Sydney, Australia (PressExposure) February 09, 2009 -- Super decisions: Under 55 If you're at the start or middle of your working life, the good news is you have time on your side â time for the markets to inevitably recover. Even if you are in your early 50s and plan to stop working at 65, you still have around ten years or more to continue adding to your super and building your wealth.
History tells us that over time share markets do gain back their previous losses and rise to new highs. So if you're concerned about the current market situation, perhaps the best option is to seek advice and focus on your long-term retirement savings goal.
Long-term investing is hard to do There's no doubt that focusing on your long-term goal is easier to do when markets are growing and super returns are strong. When markets start falling, however, it's not uncommon for some investors to get nervous and try to halt the falls, usually by moving their investments out of growth assets like shares and into more defensive asset classes, like cash. Why do we do this? Research by economists and behavioural finance experts Kahneman and Tversky1 suggests investors feel a financial loss around twice as much as a financial gain, and are willing to take on more risk to avoid a loss.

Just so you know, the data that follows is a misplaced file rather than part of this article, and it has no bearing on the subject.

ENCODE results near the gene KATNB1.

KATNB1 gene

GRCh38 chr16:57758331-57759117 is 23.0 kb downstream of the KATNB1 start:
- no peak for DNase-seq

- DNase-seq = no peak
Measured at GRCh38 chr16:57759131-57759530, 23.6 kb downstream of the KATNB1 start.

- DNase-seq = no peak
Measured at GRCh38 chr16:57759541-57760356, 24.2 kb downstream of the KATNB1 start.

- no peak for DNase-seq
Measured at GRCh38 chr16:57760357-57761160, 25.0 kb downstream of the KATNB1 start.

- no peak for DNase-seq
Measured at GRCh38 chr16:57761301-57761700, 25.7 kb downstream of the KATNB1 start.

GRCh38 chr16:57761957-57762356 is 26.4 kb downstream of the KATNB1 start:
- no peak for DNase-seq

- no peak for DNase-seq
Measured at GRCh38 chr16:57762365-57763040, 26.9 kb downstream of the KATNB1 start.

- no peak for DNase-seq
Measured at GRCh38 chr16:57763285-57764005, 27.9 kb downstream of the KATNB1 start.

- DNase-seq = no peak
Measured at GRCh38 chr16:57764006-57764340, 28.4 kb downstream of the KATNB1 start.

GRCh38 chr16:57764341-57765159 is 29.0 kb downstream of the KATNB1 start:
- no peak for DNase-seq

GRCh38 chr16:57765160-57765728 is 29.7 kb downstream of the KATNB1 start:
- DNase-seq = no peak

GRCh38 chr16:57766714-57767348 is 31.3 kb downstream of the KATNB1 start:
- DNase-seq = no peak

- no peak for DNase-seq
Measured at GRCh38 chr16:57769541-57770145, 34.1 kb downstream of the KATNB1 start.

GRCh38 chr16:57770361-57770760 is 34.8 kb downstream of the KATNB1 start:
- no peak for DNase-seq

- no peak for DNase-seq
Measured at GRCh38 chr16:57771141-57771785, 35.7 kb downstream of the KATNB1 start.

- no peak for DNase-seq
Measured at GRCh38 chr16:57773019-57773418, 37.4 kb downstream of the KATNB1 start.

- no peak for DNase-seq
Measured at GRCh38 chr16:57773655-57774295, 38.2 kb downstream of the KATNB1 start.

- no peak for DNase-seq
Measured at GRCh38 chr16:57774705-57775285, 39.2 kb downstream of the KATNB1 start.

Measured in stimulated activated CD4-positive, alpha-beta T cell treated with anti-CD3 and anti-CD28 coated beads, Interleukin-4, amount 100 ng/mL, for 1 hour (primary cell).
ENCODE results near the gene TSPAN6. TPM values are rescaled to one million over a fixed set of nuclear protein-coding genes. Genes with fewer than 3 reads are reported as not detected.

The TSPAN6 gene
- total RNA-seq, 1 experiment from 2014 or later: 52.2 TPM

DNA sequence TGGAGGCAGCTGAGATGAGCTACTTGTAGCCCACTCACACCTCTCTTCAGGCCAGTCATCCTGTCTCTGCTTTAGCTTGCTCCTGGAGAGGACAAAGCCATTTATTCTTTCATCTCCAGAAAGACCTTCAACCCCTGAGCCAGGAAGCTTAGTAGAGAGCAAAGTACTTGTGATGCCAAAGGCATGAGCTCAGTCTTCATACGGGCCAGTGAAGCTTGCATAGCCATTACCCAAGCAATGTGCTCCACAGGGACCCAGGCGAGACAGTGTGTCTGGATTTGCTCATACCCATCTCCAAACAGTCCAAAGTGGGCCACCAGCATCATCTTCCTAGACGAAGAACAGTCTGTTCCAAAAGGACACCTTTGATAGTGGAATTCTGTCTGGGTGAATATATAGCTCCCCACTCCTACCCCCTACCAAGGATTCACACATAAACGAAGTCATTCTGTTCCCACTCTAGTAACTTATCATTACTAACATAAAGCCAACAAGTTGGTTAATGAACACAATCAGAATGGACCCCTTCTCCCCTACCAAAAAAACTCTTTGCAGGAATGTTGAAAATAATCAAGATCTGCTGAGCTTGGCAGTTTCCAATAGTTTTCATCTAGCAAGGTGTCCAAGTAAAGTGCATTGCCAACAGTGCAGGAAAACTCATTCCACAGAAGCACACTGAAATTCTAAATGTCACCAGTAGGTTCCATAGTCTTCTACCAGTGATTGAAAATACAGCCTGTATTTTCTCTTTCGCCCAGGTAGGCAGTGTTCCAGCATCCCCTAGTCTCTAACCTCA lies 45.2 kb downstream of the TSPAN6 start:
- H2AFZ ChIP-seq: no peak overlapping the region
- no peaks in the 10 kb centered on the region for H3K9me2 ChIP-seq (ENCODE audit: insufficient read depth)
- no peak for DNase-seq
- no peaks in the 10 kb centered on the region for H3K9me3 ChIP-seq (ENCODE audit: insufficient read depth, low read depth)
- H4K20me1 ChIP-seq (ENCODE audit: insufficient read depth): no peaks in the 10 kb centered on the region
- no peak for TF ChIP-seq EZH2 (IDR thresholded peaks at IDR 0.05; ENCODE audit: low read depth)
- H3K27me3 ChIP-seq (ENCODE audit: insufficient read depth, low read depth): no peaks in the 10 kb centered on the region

While moving super from the volatile environment of shares and into cash might not seem like a riskier option, the real risk could be leaving super in cash for too long. Because few investors can 'time' a market recovery, moving your money into cash could mean missing the âbounceâ when share markets recover.
You're buying cheaper â more for less Don't forget that markets are now cheaper than they have been in some time. Contributing to your super when the market is down gives you the opportunity to benefit from increased gains when the market recovers. And remember, while the Australian sharemarket may be volatile in the short-term, Australian shares generally perform better than other asset classes over the long-term.